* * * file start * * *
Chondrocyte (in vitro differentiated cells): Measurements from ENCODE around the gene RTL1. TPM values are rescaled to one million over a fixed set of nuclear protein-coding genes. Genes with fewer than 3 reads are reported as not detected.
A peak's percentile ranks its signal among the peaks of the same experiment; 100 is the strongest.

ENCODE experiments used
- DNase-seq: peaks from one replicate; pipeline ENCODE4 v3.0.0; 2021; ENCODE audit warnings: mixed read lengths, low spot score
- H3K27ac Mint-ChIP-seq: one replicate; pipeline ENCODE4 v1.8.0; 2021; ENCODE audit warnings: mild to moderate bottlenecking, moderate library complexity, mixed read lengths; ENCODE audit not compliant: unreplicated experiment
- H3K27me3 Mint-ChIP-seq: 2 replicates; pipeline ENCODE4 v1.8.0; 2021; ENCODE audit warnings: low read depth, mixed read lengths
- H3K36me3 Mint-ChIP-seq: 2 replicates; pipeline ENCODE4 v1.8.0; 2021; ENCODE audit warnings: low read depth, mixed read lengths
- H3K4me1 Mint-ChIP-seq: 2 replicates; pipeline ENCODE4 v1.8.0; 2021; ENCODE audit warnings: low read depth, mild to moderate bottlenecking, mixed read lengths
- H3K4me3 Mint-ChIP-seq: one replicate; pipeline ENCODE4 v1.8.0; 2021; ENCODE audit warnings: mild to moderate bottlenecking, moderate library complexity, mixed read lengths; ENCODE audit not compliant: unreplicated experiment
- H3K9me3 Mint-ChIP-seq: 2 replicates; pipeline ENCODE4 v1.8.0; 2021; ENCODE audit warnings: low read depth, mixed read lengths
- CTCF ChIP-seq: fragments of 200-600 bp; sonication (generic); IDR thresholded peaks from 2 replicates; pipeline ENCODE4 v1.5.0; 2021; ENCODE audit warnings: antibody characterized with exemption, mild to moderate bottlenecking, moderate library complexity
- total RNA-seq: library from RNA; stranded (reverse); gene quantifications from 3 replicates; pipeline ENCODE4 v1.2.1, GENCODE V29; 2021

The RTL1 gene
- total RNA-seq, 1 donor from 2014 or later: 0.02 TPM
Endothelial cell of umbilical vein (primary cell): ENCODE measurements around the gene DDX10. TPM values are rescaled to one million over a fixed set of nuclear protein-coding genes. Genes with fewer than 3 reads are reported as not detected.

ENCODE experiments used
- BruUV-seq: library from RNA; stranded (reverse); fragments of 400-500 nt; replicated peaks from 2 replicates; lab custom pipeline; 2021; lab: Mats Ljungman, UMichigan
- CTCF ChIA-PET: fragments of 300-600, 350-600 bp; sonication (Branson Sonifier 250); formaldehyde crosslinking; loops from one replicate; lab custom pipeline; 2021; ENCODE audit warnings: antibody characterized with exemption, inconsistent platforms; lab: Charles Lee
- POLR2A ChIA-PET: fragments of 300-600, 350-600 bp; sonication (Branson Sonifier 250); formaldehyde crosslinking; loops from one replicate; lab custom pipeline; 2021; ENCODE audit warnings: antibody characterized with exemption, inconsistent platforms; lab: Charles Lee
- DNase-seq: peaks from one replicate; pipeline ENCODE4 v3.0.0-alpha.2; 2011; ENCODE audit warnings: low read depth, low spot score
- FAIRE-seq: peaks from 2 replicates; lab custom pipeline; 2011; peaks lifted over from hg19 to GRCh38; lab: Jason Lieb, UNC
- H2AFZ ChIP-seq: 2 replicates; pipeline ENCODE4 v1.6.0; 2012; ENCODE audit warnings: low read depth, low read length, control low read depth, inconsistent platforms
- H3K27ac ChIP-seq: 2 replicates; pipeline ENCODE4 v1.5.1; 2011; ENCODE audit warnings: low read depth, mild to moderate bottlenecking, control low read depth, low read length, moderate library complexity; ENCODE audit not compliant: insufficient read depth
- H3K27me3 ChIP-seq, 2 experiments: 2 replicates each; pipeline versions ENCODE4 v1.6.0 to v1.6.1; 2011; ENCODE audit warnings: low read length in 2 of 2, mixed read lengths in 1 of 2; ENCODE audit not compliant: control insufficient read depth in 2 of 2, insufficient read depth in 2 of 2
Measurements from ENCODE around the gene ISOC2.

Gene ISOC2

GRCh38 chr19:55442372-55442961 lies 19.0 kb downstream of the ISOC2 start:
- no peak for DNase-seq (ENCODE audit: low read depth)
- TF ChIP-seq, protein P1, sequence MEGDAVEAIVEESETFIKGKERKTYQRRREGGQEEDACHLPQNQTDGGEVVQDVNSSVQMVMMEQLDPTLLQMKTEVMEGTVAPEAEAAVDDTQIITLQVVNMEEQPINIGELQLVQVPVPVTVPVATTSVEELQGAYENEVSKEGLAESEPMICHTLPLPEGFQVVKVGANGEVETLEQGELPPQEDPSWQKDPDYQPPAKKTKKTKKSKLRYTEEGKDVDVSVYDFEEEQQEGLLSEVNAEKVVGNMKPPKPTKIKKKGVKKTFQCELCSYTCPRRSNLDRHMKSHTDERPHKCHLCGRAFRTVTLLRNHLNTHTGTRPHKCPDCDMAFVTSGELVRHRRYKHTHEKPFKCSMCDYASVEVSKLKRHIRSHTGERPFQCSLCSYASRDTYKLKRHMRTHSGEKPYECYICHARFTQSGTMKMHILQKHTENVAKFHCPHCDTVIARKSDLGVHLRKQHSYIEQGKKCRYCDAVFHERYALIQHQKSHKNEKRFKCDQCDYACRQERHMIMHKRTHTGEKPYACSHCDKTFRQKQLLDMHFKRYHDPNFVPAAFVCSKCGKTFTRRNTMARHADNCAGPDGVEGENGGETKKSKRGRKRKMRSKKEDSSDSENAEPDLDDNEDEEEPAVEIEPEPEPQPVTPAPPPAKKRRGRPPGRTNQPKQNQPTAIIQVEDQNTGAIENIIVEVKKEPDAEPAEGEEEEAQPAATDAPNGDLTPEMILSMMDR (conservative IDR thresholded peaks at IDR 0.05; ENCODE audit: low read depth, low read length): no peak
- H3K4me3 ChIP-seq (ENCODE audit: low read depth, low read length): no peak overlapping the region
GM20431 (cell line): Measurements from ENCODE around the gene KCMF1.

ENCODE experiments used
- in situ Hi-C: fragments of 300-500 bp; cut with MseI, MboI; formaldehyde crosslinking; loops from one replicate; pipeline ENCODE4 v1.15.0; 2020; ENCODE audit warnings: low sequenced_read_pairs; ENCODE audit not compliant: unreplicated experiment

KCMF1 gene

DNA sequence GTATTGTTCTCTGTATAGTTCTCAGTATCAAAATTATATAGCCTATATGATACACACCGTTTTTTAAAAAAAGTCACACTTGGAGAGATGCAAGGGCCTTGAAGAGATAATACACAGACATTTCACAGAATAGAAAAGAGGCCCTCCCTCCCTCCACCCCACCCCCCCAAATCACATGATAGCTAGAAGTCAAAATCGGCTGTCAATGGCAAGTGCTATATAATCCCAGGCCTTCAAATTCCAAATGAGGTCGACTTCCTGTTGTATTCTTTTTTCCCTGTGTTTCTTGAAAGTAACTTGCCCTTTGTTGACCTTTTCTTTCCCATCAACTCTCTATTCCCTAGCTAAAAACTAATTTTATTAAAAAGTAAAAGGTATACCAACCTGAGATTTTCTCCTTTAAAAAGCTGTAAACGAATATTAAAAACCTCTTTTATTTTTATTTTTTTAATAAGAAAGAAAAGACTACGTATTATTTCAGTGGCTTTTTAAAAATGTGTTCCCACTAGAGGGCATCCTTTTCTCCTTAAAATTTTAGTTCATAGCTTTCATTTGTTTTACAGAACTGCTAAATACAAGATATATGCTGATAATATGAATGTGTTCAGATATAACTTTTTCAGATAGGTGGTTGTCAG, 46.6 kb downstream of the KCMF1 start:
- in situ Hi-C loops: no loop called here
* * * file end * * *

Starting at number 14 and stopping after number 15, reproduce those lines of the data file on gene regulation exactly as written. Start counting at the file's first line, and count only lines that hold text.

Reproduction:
- total RNA-seq, 1 donor from 2014 or later: 0.02 TPM
Endothelial cell of umbilical vein (primary cell): ENCODE measurements around the gene DDX10. TPM values are rescaled to one million over a fixed set of nuclear protein-coding genes. Genes with fewer than 3 reads are reported as not detected.